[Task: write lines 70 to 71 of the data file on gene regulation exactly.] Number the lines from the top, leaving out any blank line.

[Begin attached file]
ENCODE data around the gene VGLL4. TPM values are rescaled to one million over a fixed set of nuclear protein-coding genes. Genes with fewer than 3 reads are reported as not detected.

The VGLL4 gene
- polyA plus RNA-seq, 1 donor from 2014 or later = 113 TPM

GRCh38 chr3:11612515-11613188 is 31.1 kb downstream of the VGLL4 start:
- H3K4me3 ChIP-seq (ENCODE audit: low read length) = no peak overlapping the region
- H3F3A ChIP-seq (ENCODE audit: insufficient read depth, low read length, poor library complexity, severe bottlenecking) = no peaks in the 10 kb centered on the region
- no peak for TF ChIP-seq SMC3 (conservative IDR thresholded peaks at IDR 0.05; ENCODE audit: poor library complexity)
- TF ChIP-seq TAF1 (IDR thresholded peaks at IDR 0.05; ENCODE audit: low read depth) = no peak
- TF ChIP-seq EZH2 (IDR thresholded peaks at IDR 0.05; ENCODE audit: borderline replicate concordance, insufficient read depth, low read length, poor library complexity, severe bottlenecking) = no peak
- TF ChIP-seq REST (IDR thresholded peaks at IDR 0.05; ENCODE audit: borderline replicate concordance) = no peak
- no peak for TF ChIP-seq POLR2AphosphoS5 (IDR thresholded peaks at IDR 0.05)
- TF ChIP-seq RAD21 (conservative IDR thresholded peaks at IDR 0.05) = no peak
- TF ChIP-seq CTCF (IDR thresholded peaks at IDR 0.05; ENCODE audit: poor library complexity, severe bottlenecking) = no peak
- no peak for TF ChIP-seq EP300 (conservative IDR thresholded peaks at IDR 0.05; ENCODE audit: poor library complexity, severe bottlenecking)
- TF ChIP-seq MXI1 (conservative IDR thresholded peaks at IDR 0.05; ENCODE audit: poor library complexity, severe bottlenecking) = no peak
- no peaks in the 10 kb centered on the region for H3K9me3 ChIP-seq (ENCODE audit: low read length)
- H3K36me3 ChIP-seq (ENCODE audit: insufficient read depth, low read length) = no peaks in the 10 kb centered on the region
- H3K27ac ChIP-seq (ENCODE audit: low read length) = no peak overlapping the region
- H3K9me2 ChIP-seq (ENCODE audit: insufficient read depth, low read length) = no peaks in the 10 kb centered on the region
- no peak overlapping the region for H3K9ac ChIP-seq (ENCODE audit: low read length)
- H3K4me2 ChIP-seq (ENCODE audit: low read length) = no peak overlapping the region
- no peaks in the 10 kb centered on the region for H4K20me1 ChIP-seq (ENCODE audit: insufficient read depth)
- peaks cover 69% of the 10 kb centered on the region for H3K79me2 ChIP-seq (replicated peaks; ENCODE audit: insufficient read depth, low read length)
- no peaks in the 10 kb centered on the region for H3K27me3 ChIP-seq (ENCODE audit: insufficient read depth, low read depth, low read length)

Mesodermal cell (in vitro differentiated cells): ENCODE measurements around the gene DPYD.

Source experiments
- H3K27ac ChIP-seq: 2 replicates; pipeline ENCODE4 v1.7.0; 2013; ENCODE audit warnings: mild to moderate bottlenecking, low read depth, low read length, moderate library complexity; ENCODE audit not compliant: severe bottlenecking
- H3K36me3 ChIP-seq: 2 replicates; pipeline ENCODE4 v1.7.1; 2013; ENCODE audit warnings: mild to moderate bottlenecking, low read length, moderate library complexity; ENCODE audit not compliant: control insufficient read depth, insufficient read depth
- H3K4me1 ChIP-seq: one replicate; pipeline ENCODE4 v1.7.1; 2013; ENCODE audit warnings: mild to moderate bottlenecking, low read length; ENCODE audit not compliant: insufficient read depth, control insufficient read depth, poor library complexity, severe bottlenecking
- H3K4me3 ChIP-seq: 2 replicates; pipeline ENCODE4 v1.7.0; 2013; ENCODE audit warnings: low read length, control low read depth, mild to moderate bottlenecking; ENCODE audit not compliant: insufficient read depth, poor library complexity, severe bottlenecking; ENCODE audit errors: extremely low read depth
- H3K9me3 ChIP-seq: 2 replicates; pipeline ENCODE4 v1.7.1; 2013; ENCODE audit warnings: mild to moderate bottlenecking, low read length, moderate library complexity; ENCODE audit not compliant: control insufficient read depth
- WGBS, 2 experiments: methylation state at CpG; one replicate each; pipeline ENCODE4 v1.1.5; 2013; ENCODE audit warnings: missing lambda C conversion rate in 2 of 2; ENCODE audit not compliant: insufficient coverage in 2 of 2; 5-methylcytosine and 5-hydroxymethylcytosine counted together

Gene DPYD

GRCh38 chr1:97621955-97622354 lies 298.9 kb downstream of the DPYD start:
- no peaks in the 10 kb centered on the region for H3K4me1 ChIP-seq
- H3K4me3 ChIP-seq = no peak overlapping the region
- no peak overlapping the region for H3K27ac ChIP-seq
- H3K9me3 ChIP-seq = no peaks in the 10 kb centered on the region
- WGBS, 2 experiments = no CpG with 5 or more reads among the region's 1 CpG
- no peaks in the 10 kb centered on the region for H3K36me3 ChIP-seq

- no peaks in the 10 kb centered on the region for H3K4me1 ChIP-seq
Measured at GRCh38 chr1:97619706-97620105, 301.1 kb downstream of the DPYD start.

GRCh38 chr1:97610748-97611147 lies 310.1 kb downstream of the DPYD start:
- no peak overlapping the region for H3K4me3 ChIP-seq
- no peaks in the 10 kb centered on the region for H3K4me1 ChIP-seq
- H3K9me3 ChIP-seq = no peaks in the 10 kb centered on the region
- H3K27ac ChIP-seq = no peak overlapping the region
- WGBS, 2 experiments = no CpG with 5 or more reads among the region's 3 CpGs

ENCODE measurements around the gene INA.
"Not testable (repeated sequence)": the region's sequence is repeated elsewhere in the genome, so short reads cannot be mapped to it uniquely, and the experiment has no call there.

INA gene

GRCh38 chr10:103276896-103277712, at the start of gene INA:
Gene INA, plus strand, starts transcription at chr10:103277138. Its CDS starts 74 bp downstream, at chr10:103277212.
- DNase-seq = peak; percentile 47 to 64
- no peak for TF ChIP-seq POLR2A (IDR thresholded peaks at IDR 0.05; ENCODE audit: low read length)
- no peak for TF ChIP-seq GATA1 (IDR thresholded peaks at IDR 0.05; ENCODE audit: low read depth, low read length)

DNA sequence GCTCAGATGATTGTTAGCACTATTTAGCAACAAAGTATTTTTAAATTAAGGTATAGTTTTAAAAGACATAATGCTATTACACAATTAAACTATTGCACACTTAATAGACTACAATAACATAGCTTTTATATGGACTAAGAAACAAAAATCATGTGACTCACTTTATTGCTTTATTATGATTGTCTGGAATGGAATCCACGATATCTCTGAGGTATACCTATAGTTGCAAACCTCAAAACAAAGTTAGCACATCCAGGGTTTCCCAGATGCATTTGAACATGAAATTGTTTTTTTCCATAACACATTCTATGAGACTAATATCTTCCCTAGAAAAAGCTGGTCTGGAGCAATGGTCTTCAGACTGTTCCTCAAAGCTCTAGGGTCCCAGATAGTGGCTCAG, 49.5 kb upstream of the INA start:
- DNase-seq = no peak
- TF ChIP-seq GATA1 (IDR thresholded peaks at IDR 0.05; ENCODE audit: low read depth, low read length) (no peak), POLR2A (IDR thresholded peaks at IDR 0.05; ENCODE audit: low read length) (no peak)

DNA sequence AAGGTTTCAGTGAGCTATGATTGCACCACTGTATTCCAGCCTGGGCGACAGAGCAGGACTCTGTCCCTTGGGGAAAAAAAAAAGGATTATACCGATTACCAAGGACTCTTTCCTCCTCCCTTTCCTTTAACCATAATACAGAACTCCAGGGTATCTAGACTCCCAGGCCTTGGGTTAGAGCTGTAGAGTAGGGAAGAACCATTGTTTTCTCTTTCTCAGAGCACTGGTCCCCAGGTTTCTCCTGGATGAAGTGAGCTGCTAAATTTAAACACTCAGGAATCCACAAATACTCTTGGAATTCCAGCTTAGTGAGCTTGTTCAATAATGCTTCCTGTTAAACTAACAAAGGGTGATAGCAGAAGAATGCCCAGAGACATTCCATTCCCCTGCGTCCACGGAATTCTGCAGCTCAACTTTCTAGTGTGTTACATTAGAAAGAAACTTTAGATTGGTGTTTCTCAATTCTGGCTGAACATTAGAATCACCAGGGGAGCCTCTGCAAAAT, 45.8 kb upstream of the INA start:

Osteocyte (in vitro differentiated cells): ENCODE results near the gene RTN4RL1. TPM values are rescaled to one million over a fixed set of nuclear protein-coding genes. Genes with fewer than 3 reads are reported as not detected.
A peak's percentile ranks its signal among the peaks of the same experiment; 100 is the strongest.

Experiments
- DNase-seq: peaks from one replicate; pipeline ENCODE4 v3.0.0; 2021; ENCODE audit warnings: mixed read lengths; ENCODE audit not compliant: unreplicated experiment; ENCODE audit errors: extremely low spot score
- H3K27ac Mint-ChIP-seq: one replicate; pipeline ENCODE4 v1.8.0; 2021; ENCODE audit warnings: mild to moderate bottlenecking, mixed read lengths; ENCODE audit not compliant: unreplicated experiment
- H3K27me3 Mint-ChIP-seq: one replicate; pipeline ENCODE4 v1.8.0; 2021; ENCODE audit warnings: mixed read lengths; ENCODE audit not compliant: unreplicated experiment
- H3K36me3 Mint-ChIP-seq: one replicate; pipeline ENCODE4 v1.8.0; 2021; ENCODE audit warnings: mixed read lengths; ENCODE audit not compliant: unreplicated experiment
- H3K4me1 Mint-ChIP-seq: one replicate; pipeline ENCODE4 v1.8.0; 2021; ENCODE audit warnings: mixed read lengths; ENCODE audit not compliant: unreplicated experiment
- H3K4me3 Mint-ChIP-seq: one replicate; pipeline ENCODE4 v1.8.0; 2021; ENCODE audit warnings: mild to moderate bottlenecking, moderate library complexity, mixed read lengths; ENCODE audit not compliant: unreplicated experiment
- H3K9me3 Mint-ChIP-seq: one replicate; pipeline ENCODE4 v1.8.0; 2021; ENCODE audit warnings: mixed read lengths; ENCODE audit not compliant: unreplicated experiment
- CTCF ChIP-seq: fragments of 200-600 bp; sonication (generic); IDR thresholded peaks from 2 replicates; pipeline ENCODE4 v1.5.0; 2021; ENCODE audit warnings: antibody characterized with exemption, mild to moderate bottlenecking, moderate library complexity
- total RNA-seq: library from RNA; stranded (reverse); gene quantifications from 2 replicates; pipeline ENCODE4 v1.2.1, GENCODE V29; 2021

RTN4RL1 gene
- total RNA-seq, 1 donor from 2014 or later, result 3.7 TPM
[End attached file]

- H3K9me3 Mint-ChIP-seq: one replicate; pipeline ENCODE4 v1.8.0; 2021; ENCODE audit warnings: mixed read lengths; ENCODE audit not compliant: unreplicated experiment
- CTCF ChIP-seq: fragments of 200-600 bp; sonication (generic); IDR thresholded peaks from 2 replicates; pipeline ENCODE4 v1.5.0; 2021; ENCODE audit warnings: antibody characterized with exemption, mild to moderate bottlenecking, moderate library complexity